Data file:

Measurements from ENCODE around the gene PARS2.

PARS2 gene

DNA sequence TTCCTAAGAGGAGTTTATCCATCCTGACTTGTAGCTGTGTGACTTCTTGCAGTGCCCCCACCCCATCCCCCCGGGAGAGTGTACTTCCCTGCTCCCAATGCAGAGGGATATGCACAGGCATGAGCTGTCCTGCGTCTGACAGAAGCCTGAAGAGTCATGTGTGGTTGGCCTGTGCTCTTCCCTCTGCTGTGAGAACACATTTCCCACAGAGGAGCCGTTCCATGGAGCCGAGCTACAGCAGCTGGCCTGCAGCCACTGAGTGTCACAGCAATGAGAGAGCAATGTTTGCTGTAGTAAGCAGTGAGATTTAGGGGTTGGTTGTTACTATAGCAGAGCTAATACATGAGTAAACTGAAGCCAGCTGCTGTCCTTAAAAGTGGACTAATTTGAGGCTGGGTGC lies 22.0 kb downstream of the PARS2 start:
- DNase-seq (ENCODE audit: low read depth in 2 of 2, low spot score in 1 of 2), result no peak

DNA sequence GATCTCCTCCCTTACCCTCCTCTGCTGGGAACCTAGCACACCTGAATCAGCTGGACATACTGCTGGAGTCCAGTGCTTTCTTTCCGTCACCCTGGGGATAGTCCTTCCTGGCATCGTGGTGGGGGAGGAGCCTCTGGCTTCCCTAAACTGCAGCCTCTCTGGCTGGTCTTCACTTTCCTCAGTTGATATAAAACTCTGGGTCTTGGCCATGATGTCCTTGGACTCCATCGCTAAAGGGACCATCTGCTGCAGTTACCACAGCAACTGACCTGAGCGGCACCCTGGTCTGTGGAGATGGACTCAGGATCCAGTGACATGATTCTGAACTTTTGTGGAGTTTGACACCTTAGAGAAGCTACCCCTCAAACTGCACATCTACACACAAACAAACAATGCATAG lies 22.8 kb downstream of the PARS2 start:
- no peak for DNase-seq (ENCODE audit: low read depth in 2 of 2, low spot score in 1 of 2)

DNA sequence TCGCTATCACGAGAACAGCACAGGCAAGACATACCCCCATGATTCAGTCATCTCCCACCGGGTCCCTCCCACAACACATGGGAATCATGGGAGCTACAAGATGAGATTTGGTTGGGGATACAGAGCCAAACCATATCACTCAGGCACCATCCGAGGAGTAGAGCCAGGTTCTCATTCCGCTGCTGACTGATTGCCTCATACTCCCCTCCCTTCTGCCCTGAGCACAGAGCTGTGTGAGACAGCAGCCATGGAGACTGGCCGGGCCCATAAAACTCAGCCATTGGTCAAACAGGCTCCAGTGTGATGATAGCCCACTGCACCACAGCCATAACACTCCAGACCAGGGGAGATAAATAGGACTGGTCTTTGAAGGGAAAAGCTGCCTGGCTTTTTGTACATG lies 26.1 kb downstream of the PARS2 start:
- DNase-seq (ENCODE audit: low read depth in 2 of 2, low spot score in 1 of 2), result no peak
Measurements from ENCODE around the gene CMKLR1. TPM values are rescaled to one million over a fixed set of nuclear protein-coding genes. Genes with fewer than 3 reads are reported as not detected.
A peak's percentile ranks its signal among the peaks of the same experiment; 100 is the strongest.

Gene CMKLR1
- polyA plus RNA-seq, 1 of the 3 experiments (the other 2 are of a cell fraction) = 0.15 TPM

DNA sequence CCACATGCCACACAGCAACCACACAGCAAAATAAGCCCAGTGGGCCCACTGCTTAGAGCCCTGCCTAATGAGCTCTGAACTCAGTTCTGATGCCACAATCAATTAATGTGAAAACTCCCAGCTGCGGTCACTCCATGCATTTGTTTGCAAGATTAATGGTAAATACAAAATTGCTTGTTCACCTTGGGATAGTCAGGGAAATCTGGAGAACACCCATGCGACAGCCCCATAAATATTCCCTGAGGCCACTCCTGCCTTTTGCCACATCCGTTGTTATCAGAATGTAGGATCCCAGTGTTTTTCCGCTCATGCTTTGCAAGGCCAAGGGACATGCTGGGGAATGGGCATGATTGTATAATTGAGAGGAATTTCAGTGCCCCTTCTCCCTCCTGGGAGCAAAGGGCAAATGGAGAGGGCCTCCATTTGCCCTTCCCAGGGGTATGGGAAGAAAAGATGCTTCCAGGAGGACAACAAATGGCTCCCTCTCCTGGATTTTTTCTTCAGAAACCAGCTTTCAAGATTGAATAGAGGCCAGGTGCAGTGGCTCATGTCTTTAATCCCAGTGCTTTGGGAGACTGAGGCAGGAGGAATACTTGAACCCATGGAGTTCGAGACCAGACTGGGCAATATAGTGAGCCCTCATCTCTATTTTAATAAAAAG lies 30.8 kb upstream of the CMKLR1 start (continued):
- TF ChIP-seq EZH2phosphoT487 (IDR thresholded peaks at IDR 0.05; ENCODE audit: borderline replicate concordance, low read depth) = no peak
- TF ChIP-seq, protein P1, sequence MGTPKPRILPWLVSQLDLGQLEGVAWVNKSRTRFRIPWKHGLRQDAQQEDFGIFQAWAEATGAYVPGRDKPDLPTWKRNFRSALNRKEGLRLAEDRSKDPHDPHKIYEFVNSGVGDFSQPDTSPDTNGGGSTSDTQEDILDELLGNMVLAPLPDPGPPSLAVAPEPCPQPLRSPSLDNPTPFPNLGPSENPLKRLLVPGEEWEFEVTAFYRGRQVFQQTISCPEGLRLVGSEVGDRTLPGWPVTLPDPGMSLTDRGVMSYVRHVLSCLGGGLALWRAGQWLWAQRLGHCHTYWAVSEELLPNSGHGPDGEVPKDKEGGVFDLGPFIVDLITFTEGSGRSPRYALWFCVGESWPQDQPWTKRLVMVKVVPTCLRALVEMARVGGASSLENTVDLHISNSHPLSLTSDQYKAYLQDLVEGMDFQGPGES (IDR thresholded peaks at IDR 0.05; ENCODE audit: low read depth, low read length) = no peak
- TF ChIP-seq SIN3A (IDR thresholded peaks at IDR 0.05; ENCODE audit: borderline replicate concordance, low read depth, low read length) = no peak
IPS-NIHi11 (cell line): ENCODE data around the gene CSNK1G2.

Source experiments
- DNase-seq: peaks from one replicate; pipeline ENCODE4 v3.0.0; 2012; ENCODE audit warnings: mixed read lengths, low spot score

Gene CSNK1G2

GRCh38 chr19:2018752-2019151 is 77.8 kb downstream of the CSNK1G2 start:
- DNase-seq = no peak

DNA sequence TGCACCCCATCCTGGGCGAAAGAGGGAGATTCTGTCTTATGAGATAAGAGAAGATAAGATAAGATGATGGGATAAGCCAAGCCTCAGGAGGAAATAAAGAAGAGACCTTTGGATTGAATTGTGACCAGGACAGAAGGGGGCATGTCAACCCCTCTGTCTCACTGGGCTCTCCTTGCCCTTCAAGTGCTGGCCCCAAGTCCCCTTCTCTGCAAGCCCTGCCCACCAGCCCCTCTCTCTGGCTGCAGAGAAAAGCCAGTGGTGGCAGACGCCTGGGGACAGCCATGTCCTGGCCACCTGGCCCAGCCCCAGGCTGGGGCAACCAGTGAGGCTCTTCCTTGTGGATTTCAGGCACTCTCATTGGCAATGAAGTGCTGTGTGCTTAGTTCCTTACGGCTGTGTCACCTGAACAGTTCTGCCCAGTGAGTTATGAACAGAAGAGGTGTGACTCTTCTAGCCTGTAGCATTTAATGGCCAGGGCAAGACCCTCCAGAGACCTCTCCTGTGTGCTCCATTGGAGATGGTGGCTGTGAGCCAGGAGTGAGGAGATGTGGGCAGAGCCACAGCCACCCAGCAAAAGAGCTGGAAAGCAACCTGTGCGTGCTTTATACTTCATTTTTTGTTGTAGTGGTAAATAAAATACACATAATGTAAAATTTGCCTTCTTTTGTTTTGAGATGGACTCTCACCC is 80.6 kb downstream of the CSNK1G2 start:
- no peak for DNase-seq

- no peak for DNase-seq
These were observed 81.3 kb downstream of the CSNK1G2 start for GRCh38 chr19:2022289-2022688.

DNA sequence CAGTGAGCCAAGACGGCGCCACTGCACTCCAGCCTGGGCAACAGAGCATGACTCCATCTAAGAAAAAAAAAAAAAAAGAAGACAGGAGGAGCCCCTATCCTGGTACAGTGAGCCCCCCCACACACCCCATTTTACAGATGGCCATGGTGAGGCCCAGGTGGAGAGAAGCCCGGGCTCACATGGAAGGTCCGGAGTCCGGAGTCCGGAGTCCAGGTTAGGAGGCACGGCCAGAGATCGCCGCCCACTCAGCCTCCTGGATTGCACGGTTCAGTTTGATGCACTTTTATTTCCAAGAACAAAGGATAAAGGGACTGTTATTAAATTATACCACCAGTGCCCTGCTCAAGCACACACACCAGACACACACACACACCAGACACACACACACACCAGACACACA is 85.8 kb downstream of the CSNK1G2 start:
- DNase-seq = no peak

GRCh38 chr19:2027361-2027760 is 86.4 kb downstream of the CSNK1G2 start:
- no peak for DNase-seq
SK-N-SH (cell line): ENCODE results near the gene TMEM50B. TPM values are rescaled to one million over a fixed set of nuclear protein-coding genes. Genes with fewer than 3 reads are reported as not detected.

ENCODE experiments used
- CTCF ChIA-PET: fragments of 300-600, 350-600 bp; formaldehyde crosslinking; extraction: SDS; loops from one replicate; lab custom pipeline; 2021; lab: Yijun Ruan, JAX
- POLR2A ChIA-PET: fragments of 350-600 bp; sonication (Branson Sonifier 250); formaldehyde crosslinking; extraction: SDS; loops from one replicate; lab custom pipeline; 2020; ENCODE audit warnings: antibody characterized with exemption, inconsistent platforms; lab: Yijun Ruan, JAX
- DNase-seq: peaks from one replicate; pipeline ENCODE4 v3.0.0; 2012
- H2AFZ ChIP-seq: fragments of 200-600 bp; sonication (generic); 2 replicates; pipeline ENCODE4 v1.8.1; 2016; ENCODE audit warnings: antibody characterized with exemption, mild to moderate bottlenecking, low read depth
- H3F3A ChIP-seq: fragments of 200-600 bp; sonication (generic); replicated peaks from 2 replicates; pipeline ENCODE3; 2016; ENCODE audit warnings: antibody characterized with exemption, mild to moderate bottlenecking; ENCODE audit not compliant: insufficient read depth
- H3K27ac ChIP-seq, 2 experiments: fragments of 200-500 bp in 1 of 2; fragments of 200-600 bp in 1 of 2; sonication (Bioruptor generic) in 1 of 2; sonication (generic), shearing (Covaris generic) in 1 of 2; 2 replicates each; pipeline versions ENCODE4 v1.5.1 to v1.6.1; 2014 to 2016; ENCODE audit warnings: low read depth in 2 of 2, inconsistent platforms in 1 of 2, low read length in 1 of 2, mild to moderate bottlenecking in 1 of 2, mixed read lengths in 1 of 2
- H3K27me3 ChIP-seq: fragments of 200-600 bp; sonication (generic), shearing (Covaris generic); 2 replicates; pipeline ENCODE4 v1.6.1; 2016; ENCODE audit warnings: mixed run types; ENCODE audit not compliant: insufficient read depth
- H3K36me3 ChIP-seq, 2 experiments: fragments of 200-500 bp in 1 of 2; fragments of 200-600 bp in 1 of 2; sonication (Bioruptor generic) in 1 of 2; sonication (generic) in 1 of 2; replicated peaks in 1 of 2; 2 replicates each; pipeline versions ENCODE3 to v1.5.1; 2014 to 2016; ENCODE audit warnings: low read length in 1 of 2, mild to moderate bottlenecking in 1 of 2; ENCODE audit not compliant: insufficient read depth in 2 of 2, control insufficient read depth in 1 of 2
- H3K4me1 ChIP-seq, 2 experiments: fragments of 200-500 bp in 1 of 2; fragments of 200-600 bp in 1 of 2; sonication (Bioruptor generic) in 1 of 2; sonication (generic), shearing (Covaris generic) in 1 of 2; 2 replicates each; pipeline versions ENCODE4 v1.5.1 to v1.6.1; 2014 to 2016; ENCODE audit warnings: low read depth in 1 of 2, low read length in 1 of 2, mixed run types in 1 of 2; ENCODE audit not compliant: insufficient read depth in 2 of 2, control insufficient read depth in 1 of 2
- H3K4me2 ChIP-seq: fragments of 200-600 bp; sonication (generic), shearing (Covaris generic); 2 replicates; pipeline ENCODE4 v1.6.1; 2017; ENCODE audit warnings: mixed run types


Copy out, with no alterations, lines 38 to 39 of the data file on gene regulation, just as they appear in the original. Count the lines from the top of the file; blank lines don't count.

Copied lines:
- H3K27ac ChIP-seq, 2 experiments: fragments of 200-500 bp in 1 of 2; fragments of 200-600 bp in 1 of 2; sonication (Bioruptor generic) in 1 of 2; sonication (generic), shearing (Covaris generic) in 1 of 2; 2 replicates each; pipeline versions ENCODE4 v1.5.1 to v1.6.1; 2014 to 2016; ENCODE audit warnings: low read depth in 2 of 2, inconsistent platforms in 1 of 2, low read length in 1 of 2, mild to moderate bottlenecking in 1 of 2, mixed read lengths in 1 of 2
- H3K27me3 ChIP-seq: fragments of 200-600 bp; sonication (generic), shearing (Covaris generic); 2 replicates; pipeline ENCODE4 v1.6.1; 2016; ENCODE audit warnings: mixed run types; ENCODE audit not compliant: insufficient read depth